- What is it?
The Bald and Golden Eagle Protection Act (BGEPA), which was enacted in 1940 and amended several times, prohibits anyone, without a permit issued by the Secretary of the Interior, from “taking” bald/golden eagles, including their parts, nests, or eggs.
While the bald eagle was removed from the federal Endangered Species Act (ESA) list, they are still protected by the BGEPA and the Migratory Bird Treaty Act (MBTA). All three laws are administered by the US Fish and Wildlife Service (USFWS).
- What has the Army done?
Bald and golden eagles are found on many Army installations. Whenever a training event, construction project, or other action is planned, potential impacts of that action on eagles are assessed. If a determination is made that there may be adverse effects, the Army engages with USFWS to develop options that will reduce or eliminate those effects. In rare cases, a permit may be issued to the Army if adverse effects are unavoidable (e.g., if a nest needs to be removed during certain times of the year).
A major difference between BGEPA and the ESA is the Army may make a determination of “not likely to adversely affect” without having to initiate any dialogue with the USFWS. However, if the Army determines an action will likely cause a disturbance or to bald or golden eagles, then a permit from USFWS is needed.
- Why is this important?
BGEPA provides for criminal penalties for persons who “take; possess; sell; purchase; barter; offer to sell, purchase or barter; transport; export or import, at any time or any manner, any bald or golden eagle, alive or dead, or any part, nest or egg thereof.”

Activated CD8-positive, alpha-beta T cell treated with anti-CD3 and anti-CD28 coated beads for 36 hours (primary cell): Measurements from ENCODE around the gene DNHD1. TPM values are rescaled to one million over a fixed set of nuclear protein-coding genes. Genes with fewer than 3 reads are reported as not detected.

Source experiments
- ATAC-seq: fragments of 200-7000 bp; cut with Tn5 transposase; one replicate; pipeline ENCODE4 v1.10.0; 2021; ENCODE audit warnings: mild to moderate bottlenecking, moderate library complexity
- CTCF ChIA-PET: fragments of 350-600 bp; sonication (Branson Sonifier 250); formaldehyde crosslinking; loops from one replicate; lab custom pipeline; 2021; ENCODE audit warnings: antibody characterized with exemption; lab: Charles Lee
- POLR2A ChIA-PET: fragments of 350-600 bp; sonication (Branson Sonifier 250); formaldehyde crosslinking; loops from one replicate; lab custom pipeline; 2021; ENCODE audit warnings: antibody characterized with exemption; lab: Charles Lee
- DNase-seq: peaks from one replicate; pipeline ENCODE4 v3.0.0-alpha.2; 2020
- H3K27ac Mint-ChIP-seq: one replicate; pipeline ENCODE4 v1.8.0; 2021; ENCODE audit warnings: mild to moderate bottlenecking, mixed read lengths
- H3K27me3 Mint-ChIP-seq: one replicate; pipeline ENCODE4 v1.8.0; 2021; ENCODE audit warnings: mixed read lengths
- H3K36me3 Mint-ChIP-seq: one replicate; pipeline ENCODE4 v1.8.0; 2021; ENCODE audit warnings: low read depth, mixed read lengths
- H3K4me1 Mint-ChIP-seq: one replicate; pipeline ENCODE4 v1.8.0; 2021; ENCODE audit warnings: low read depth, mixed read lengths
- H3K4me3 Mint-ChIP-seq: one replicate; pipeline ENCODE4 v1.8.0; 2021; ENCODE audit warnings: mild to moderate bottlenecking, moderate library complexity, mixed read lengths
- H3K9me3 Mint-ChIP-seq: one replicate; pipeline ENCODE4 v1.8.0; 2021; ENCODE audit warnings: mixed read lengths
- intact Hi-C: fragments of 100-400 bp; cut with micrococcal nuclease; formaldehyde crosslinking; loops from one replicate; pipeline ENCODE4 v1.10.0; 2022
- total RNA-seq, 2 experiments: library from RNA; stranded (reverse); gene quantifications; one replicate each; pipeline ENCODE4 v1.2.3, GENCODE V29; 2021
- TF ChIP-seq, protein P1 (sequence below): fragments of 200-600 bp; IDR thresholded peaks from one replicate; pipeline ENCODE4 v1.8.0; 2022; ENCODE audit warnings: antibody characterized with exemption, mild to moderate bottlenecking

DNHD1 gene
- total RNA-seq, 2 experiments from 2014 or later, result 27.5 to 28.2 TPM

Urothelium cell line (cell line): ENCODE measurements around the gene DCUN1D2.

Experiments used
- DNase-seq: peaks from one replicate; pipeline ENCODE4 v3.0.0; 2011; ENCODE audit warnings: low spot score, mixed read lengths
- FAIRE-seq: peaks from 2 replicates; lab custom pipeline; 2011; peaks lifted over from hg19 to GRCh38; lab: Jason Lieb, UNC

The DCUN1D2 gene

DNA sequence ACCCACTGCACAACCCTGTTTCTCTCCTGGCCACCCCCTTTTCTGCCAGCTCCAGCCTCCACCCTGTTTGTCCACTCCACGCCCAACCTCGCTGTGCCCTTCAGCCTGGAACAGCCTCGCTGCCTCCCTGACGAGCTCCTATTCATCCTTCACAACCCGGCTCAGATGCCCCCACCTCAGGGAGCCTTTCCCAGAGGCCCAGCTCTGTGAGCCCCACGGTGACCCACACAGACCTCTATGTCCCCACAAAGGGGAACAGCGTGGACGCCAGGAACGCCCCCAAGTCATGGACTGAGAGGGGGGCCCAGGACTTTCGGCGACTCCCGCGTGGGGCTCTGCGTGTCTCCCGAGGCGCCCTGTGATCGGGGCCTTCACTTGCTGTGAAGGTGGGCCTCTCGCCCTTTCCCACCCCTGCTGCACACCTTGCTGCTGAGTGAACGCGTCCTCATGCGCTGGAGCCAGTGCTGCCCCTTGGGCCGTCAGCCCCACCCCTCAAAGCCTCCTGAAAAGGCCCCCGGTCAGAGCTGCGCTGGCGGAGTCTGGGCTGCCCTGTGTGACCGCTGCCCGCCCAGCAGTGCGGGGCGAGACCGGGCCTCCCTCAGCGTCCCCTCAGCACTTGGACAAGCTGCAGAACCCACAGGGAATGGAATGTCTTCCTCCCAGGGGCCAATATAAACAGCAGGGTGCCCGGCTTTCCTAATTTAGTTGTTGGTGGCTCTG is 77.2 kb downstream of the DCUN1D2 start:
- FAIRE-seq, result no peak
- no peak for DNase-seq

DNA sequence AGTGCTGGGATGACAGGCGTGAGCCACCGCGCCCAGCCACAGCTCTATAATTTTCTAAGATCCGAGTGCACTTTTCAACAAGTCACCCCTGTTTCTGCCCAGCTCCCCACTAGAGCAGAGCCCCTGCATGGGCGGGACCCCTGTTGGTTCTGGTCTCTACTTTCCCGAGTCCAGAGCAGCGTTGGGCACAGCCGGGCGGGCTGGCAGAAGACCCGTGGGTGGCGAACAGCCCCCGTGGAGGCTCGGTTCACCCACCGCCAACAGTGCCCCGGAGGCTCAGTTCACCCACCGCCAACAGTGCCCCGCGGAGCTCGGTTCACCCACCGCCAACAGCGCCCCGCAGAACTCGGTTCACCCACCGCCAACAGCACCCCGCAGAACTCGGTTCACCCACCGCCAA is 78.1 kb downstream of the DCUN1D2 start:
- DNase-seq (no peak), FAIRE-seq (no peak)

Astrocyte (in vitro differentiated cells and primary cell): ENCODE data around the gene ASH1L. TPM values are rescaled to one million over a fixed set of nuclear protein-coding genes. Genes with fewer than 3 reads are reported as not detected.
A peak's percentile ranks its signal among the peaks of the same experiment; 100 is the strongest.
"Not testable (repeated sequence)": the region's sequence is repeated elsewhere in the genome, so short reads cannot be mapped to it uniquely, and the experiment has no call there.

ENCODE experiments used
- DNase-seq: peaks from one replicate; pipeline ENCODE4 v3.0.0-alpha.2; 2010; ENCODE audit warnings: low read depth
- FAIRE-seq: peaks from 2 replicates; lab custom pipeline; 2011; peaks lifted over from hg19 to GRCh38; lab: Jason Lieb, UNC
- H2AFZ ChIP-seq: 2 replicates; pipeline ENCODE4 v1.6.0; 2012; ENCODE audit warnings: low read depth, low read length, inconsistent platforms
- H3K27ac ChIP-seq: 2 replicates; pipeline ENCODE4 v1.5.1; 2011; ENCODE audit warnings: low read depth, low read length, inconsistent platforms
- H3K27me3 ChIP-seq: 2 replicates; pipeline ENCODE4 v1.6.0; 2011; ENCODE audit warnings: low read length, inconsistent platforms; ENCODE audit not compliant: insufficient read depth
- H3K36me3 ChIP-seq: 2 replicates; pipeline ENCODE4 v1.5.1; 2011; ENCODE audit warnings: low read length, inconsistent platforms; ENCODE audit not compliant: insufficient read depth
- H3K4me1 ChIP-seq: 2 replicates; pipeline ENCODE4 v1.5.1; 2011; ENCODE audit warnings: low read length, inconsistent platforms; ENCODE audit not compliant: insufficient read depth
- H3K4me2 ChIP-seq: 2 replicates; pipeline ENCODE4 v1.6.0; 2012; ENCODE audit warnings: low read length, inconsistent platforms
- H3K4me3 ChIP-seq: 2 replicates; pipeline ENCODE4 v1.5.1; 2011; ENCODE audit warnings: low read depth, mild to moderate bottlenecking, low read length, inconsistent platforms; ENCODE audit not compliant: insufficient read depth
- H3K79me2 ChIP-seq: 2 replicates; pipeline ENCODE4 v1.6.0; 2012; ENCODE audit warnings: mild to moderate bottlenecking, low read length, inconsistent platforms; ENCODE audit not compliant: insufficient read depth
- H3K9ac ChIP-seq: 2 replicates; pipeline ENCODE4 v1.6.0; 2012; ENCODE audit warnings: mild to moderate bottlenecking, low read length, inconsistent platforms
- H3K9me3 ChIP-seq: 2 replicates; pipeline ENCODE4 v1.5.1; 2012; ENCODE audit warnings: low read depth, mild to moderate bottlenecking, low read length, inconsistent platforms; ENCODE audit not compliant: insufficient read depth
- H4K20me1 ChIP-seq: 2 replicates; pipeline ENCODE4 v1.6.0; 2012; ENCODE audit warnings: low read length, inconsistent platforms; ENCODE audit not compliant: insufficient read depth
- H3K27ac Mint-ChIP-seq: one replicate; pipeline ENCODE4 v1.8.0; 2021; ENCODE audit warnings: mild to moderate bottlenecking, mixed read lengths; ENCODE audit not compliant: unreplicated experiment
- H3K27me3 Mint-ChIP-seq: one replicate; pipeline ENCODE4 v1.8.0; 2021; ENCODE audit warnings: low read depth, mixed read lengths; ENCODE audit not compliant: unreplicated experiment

BGEPA defines “take” as pursue, shoot, shoot at, poison, wound, kill, capture, trap, collect, molest, or disturb. Disturb means to agitate or bother a bald or golden eagle to a degree that causes, or is likely to cause, based on the best scientific information available, (1) injury to an eagle, (2) a decrease in its productivity, by substantially interfering with normal breeding, feeding, or sheltering behavior, or (3) nest abandonment, by substantially interfering with normal breeding, feeding, or sheltering behavior.
To ensure that the species are protected and constraints on mission activities are minimized or eliminated, Army wildlife biologists and natural resources specialists follow strict guidelines to engage with USFWS whenever there are potential impacts to eagles.